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Fanie Horn

Small-scale Grower Support Manager

Noodsberg, South Africa

The Faces of AB Sugar
Fanie Horn Small-scale Grower Support Manager Noodsberg, South Africa

After over 30 years working in agriculture, Fanie is still as passionate today about empowering small-scale growers as he’s ever been. Working closely with his small team of grower support officers, they are making a significant impact in the Noodsberg area.

We caught up with Fanie to find out where his passion comes from, the types of support offered to local growers and how the global pandemic has affected this work, as well as what’s kept him in agriculture for over three decades!

Fanie, let’s start back at the beginning. Have you always wanted to work outdoors or in agriculture?

“Yes! I’ve always had an interest in agriculture. Growing up I loved to spend time down on the farm with friends, we’d camp overnight and fish. It was always exciting, and I’d dream of working in an agricultural business when I was older. As I grew up, I realised the value of achieving a professional qualification and soon set about working towards becoming qualified as a motor vehicle technician. Achieving this enabled me to secure my first role after a five-year apprenticeship as a maintenance officer on a farm in Sezela (South Africa).”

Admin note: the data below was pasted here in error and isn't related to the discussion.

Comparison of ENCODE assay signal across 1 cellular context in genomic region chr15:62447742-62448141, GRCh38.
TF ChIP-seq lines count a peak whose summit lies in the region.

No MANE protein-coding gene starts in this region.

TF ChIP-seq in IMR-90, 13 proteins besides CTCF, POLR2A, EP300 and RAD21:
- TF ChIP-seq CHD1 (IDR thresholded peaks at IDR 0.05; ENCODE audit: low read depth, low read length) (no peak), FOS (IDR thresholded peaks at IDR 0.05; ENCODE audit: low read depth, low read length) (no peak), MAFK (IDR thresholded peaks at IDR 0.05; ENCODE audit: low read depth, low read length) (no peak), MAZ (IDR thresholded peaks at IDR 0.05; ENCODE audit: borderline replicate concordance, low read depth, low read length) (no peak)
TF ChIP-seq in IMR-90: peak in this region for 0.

Can you tell us a bit about your career journey?

“I joined Illovo in the early 1980s and have worked in a number of different roles since; from maintenance to farm manager and cane supply to grower support. Each opportunity has allowed me to develop a greater understanding and appreciation for our growers and fuelled my passion to ensure our growers are supported in the best way possible. I started working directly with small-scale growers in the mid-90s when I saw first-hand the impact that we can have as an agriculture team in the local community. It was through these experiences that I ‘found my calling’ and knew that supporting small-scale growers is what I wanted to do full time for my career; and I’ve pursued that passion ever since.”